Caratoes mural on Laugavegur street created for the Urban Nation Wallpoetry program during Iceland Airwaves.
This is one of the most famous murals in Reykjavik and is located right on Laugavegur street (by Caratoes)

The international artists were paired with a musician from the festival to create a work.  The Wall Poetry effectively visually translates or amplifies the auditory experience of the artist.  A musical playlist was created to allow visitors to experience both the mural and music together.

However, in a move that irritated/angered many in Iceland, Urban Nation excluded all Iceland artists from participating.  As a result, some of the works have spelling errors in the Icelandic language and some of the content/themes seem foreign or bizarre to locals. 

Looking back, at the best, the Wall Poetry project seemed a bit ‘tone deaf’ in its approach.  At worst, the project came at a time when the wounds over the banking crisis between Iceland and the rest of the Europe were still raw, and this only reinforced a marginalization of Icelanders.

Building murals can frequently be painted over or destroyed.
The massive fisherman mural located at Skúlagata 4 that was created for Wall Poetry has been painted over and new futuristic work can now be found there

While many/some of the Wall Poetry murals remain, they are often not as popular as the Iceland arts originating from truly local muralists.  This feeling is only underscored by how quickly some of the Wall Poetry murals have been painted over.

Reykjavik Street Art Examples

Here are additional Reykjavik art examples we discovered on the streets of Iceland’s capital city.  When it comes to Reykjavik, the best murals and the best graffiti can generally be found closer to the water, both in downtown and near the harbor.

Flower paintings at parking garage in the capital are some of the oldest surviving works.
The paintings at this parking garage are some of the oldest surviving works in the city
The rainbow pride flag painted on the street in Reykjavik.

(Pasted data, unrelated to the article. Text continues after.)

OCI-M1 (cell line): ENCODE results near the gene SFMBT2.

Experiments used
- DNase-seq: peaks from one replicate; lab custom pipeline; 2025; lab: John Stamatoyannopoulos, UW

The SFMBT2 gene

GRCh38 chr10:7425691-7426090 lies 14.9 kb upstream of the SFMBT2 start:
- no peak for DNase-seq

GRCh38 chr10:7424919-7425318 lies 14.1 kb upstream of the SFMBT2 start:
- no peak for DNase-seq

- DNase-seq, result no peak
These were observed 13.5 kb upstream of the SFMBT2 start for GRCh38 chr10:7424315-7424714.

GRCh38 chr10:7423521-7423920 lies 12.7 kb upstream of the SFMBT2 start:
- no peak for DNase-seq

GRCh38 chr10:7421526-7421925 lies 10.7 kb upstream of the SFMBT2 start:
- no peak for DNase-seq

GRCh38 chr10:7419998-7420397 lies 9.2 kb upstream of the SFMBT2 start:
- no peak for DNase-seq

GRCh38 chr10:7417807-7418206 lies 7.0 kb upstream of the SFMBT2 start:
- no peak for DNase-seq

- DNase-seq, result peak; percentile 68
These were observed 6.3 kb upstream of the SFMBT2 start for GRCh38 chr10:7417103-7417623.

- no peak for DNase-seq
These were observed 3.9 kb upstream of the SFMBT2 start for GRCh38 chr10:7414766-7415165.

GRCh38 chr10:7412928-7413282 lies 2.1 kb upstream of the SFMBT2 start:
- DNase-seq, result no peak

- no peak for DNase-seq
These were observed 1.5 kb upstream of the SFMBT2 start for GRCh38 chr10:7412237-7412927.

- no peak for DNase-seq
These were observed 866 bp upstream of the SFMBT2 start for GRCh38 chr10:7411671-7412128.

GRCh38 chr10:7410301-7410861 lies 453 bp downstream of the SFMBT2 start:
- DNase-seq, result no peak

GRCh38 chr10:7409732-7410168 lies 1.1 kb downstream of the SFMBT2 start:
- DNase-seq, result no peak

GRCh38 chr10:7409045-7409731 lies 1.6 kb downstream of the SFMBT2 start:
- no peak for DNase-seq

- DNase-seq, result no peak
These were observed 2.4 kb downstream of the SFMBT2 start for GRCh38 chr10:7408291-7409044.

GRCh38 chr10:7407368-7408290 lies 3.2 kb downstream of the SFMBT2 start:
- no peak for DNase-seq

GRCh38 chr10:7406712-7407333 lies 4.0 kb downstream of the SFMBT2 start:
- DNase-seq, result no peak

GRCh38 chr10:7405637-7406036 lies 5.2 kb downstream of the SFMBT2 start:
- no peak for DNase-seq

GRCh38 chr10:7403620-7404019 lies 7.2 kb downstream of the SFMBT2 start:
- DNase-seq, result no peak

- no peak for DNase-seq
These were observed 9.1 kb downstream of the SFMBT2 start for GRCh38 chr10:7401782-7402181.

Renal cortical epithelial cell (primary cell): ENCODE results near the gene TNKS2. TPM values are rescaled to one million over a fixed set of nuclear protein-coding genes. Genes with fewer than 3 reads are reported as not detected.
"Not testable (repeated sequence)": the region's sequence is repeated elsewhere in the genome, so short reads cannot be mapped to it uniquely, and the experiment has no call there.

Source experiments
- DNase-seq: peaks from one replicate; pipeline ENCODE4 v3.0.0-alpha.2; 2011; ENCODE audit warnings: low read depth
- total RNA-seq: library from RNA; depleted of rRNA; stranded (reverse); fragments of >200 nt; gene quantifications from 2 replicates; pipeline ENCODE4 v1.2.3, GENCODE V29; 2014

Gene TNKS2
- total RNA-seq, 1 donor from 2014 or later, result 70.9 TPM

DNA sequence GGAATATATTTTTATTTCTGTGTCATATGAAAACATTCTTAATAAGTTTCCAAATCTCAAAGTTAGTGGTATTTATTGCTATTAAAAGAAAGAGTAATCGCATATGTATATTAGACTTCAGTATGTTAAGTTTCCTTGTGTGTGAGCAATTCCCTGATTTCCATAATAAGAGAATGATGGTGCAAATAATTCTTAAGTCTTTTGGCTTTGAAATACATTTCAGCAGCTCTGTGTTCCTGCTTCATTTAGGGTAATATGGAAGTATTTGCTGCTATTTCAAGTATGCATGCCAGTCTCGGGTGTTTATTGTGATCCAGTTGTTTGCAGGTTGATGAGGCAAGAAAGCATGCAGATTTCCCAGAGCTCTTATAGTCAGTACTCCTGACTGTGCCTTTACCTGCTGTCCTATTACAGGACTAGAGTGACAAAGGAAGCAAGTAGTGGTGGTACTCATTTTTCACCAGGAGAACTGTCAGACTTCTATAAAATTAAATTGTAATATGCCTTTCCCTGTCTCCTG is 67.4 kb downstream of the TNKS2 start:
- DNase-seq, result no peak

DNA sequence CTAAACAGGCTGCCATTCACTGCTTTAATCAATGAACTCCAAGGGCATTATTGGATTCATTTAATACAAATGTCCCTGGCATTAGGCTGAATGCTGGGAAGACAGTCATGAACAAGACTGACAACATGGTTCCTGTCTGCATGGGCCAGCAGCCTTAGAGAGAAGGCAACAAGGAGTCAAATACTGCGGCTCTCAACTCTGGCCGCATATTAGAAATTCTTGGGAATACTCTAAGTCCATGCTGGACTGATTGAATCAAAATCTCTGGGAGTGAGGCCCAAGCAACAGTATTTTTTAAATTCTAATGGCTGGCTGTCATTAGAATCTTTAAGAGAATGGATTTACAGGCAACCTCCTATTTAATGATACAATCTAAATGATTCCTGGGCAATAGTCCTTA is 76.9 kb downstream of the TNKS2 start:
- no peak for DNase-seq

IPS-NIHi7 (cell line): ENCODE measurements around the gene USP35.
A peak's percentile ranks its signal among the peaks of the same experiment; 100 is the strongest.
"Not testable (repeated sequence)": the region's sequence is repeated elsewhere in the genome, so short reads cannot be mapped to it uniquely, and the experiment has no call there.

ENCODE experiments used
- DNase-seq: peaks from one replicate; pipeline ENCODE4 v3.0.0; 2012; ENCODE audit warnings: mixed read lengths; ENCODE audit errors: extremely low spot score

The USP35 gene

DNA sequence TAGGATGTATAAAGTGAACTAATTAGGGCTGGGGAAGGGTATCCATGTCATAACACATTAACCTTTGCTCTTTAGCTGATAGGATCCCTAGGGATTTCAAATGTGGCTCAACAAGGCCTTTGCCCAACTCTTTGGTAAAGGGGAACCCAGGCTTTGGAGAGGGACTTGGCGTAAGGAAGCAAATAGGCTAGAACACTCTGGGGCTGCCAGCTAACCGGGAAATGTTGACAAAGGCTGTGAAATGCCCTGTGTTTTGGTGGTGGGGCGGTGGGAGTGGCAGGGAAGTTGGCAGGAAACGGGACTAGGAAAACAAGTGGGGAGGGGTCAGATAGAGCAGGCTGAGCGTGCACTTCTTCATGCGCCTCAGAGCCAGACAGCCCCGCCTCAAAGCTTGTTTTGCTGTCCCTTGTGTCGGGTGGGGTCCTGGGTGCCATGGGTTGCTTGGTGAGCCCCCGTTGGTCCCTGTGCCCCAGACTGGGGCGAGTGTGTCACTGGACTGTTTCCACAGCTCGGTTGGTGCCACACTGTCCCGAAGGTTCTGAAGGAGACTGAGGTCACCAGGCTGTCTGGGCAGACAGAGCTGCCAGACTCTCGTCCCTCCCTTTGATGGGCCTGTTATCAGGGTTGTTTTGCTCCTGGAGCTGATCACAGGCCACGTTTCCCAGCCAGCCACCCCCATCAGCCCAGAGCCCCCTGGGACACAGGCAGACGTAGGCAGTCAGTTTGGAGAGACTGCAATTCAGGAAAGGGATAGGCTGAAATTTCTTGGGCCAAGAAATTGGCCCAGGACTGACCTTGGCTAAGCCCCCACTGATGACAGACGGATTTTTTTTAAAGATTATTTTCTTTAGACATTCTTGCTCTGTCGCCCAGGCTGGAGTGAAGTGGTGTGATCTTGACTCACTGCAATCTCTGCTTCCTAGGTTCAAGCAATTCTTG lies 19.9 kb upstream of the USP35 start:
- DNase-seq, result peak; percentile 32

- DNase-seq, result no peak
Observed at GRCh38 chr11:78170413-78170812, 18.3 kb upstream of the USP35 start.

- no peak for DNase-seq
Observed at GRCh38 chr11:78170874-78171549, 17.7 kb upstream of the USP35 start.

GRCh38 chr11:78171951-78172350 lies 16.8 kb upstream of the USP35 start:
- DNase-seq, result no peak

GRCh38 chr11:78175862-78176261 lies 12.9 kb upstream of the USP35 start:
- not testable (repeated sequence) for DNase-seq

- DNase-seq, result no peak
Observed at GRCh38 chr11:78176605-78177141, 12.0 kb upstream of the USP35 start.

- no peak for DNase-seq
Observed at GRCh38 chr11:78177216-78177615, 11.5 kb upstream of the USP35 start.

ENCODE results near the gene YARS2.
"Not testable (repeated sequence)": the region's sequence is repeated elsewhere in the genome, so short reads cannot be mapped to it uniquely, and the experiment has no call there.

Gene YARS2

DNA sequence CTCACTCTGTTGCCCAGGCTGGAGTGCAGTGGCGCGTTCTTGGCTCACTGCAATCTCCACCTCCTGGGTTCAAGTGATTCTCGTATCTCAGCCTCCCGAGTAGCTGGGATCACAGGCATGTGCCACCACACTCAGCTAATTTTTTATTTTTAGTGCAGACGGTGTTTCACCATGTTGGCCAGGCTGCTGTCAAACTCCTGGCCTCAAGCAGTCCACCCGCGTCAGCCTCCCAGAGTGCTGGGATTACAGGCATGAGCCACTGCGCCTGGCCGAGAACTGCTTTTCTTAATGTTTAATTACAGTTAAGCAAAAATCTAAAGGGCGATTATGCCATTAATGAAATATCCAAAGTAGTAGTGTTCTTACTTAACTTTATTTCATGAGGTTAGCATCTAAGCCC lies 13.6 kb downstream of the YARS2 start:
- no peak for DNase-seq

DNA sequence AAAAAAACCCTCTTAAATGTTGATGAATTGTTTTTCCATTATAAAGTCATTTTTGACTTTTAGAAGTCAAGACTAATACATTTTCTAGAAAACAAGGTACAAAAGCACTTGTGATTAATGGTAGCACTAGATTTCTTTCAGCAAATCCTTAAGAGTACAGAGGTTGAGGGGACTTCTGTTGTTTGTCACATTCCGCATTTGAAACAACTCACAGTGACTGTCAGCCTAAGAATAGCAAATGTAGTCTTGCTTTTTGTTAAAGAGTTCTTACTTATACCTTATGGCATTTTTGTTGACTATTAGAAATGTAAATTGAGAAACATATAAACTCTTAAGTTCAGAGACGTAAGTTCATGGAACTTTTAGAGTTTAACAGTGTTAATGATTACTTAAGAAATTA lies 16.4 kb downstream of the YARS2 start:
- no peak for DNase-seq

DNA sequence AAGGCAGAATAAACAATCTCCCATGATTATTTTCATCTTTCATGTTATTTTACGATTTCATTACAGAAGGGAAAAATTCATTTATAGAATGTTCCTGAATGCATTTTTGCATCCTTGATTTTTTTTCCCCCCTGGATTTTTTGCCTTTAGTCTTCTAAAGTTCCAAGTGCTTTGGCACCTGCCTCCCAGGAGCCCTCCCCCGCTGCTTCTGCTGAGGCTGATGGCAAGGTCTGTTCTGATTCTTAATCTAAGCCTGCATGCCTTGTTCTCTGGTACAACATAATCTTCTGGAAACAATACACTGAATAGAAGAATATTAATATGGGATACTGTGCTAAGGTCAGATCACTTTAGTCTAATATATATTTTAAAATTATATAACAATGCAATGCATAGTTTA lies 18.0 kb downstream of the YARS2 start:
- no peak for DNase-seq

Sometimes street art is literally street art
Iceland arts are both colorful and playful, as can be seen in this sidewalk art.
Sidewalk art in Reykjavik
Commissioned wall murals, such as this feather one by muralist Sara Riel.
Guerrilla street art paved the way for large-scale commissioned murals, such as this one by Sara Riel
Icelandic Mermaid mural that is attributed to artist Raus.
The Mermaid (attributed to Raus)
The cat and ball of string murals in Iceland.
The entry to this apartment building had opposing murals: a cat and a ball of string. Here’s the cat.
The ball of string is part of a two-part opposing mural.
…and the string.
The Rams head is one of the many beautiful street art murals in Iceland.
The rams head mural
The Reykjavik street art hall of fame.
This work on Laugavegur street is a kind of “street art hall of fame”: Kiddust and RWS crew tags alongside a stencil from Bubblegum of a giraffe.
Many Iceland wall art murals focus on social progress, social justice, or equality issues.
Many works focus on social progress
Businesses hire wall muralists to decorate their premises, such as Braud & Co.
Businesses hire muralists to decorate their premises, such as Braud & Co.
Wall murals at MB Taqueria in Reykjavik.
…or MB Taqueria.
Another mural by Ugly Brothers in Reykjavik.
Another Ugly Brothers mural
Mixed-media murals are popping up in the capital.
Some murals are going beyond just paint. For example, the head of this pin is actually a mirror affixed to the wall that reflects back the viewer’s image.
A rooster mural on a Reykjavik street.
Some murals have exceptional quality or details
For the love of street art!
Street art is love